Wednesday, February 19, 2014

‘THE BEST MOVIE TRAILER EVER?’ (Or, “UNTIL NOW, YOU’VE NEVER REALLY SEEN THE WORLD YOU LIVE IN”)


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I’ll be dogged if I can figure it out but... what is it about Betty’s comments that inspire me to compose and post new blog bits?

[“Betty” is actually a (real) man, and the nickname is an inside joke between us. To quote Ol’ Waylon: I don’t explain if you don’t understand.]

In the Comment Section of my last blog bit, I wrote the following:

But when it comes to movies we [my Brother Nappy and I] are about 99.90% simpatico. I can think of only one movie Nappy ever recommended to me that I did not much care for. And although my all-time favorite movie, 'KOYAANISQATSI', is one Nappy wouldn't even put on his '10,000 Favorite Movies' list (it's way too artsy and abstract for him), it is a very rare occurrence when our opinions about a movie don't match up to within a + or - in the grading (e.g., B+ versus B-). That's about as far apart as we ever are when it comes to our movie likes and dislikes.

Brother Beer Boy Betty wrote this:

KOYAANISQATSI

What? Did you just drop a game of Scrabble? Had a stroke mid sentence? I'm not sure I caught that... ;)

For anyone who might be interested, below is the movie trailer, embedded on my blog. But rather than watching it here, I recommend that you click the URL link below the video instead and see it in the larger-screen presentation at YouTube. (You can always come back here later and tell me how intrigued you are.)

Koyaanisqatsi (trailer)


URL link:

Anyone who might be interested in gaining a greater understanding of my appreciation for this movie can click the link below, which will take them to one of my posts from Arlee Bird’s very first ‘A TO Z’ Blogfest. (I wasn’t able to complete the Blogfest but, thankfully, I did at least manage to get up to the letter ‘K’, which allowed me to yak about my all-time favorite movie, ‘KOYAANISQATSI’.)
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~ Stephen T. McCarthy

YE OLDE COMMENT POLICY: All comments, pro and con, are welcome. However, ad hominem attacks and disrespectful epithets will not be tolerated (read: "posted"). After all, this isn’t Amazon.com, so I don’t have to put up with that kind of bovine excrement.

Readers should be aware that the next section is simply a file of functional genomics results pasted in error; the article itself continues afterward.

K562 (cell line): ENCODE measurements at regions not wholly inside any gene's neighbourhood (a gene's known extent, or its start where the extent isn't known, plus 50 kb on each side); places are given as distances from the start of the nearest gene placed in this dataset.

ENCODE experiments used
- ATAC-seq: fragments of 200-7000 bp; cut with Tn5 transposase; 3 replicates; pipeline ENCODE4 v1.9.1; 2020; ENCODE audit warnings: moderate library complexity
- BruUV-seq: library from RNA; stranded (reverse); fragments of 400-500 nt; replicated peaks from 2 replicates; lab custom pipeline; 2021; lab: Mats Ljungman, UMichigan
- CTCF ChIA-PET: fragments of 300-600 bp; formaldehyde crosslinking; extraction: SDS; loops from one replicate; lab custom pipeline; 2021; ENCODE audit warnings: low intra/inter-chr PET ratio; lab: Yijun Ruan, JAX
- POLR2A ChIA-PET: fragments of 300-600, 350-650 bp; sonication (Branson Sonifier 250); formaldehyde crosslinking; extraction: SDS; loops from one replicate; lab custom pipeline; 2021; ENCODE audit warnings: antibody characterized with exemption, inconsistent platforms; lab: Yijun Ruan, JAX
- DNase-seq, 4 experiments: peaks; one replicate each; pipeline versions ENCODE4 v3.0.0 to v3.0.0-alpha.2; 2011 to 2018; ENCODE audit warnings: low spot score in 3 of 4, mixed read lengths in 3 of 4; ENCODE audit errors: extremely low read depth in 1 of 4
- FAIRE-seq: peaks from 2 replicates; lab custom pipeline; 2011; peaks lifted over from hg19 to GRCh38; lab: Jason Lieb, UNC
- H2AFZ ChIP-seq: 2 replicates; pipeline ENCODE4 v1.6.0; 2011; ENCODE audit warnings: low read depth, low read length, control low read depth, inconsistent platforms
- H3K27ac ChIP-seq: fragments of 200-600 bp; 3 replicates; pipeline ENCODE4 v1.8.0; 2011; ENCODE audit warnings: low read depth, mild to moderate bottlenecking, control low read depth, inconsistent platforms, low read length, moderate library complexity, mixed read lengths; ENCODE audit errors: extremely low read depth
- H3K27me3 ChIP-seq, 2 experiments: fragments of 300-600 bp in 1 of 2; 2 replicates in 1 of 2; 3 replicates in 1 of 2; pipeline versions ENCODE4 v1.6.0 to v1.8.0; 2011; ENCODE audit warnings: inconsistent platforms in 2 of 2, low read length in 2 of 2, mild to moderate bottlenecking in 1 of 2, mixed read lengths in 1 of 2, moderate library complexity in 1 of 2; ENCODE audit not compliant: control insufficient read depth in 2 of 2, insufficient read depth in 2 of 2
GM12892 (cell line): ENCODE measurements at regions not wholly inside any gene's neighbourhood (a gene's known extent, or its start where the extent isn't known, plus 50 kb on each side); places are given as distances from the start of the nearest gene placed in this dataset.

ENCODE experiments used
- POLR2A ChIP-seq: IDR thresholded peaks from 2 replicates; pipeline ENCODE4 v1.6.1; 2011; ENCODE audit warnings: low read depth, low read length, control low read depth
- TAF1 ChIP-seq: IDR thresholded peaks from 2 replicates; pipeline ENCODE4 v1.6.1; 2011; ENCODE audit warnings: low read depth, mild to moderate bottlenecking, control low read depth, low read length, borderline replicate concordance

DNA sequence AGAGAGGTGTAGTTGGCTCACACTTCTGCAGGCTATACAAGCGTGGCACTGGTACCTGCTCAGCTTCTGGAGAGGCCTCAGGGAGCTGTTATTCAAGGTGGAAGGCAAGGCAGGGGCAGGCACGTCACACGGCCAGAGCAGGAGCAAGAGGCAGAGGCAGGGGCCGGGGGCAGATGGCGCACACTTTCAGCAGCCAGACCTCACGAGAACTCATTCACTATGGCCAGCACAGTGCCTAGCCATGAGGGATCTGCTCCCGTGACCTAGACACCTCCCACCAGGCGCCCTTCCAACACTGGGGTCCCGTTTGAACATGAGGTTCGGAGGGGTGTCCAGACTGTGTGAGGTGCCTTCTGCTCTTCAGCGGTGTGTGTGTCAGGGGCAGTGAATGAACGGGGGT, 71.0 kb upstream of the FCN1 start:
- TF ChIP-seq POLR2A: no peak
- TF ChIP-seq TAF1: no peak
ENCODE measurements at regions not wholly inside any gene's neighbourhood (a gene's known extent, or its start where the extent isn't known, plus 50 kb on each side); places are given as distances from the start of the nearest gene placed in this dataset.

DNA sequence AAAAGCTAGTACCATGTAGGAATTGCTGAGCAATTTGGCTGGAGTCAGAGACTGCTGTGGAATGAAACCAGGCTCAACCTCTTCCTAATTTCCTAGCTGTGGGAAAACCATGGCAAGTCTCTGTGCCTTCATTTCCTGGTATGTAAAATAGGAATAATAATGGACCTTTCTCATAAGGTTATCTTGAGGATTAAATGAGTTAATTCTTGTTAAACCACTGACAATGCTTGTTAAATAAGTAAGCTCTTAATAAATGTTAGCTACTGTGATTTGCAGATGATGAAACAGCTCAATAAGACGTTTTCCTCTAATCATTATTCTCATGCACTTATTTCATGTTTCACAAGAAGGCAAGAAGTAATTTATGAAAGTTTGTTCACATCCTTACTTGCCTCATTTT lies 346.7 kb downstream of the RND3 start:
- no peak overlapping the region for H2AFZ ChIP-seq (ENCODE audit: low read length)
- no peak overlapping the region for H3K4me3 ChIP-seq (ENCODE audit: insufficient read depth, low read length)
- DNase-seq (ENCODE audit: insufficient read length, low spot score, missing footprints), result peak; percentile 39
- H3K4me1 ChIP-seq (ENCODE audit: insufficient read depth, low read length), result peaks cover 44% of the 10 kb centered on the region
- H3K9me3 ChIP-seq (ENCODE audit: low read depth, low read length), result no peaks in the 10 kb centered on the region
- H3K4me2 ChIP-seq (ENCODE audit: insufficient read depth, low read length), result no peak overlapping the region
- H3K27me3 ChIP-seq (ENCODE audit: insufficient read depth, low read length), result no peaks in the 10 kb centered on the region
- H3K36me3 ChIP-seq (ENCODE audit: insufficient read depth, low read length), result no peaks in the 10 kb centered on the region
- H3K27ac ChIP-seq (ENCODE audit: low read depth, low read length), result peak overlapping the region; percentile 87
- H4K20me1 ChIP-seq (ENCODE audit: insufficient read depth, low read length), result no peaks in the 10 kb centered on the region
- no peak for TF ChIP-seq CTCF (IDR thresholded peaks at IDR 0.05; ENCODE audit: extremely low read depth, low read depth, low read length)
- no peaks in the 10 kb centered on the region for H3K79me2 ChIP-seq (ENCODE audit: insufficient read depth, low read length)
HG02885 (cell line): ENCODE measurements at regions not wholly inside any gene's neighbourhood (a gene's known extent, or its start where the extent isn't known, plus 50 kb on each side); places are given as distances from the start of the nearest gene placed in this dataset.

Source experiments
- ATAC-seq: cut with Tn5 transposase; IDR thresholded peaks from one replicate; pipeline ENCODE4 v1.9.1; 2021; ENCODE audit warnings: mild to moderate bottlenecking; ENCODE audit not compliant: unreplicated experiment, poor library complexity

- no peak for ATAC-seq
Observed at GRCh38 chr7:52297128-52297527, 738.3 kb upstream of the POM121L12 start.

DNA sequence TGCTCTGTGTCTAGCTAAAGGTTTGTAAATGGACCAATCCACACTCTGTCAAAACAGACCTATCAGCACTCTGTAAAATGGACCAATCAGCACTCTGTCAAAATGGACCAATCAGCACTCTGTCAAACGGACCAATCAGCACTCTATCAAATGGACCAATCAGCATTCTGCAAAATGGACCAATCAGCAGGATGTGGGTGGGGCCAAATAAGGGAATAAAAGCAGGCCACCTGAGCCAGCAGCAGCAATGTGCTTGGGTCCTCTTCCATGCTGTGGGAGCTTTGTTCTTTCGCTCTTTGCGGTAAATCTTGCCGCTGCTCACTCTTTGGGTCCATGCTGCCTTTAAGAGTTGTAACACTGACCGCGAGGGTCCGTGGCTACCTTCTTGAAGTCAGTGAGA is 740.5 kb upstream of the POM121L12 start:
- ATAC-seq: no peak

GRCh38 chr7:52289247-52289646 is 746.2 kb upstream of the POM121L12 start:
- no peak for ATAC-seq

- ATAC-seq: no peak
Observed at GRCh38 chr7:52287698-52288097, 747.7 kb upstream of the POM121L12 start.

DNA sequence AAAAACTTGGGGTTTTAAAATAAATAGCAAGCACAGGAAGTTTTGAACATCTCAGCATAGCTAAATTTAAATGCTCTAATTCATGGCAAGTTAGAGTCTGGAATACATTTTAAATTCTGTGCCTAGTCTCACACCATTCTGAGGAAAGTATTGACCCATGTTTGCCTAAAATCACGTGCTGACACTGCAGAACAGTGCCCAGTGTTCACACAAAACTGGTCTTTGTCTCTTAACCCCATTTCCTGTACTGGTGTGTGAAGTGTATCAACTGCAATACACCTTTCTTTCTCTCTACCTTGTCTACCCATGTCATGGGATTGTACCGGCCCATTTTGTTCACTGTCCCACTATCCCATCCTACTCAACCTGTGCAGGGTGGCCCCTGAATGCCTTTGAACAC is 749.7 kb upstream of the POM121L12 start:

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23 comments:

  1. Upon finding this post and reading through, being the good little ‘Jell-o brain’ that I can be, I had to go back and watch the trailer (even though I’ve seen’“Koy’ at least a half dozen times, the most recent being somewhere in the last two weeks), and click the link to read you’re A-Z post AGAIN.

    This time through that old post something leaped out at me that I don’t remember reading before. Let me explain: In my most recent viewing of ‘Koy’, I had that explicable, ‘stranger in a strange land – longing for home feeling’. (I’m pretty sure you know what I mean.) When I read your phrase – to be in ‘this world’ but not of it, I felt this sly smile spread across my face.

    Hey, all things considered, not bad for a dumb blonde. It only took me six times through, to REALLY ‘get it’.

    Also, I could stare at that cover picture on the DVD case all day (the one posted here with the full moon against the skyscraper). I wouldn’t mind a print of that hanging on my wall, preferably without the printing. Great image that has some personal meaning for me.

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    1. DEAR FAE ~
      Sorry I was unable to reply until now. It was pretty late last night and I be tired. But I did want to post your comment ASAP, even if my response would have to wait a wee li'l bit. (Slept in real late in preparation for tonight's "graveyard" shi(f)t, then I had to pay some bills and run them to the mail box, etc.)

      Thanks for the really nice comment!

      But you know what I gotta do now? I gotta go to that 'K Is For Koyannisqatsi And Kudzu' post and read it again myself because... I don't recall everything I wrote in that one, and the bit about being "in this world but not of it" is not fresh in my mind at this moment. Obviously it's a Biblical principle, but I need to be reminded of just how I employed it in that blog bit.

      And away I GO-ooooo...

      ~ D-FensDogg
      'Loyal American Underground'

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  2. I feel somewhat better about not having seen this movie given that it only played in two theatres when it came out. I have never even HEARD of it until today.

    I enjoyed reading your Stuffs post. Not only for this info on this movie but the stuff about the Kudzu. Good Stuffs There! :)

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    1. Hey, thanks, ROBIN!

      I just now went there and read the entire blog bit - probably the first time since I posted it in 2010.

      If I may say so myself, I thought that "Kudzu" krap I wrote was pretty amusing. The story of the farmer and his 100 goats, and then the fictional horror movie about "Kudzu". (The only thing I missed - screwed it up kinda badly - is that when I mentioned me hiding under the movie theatre seats with the spilled popcorn and soda pop, I SHOULD have also mentioned having a hundred black Jujyfruits on my back. (That's a line from a very funny Bill Cosby stand-up routine called 'Old Weird Harold' that my Brother and I grew up listening to.

      ~ D-FensDogg
      'Loyal American Underground'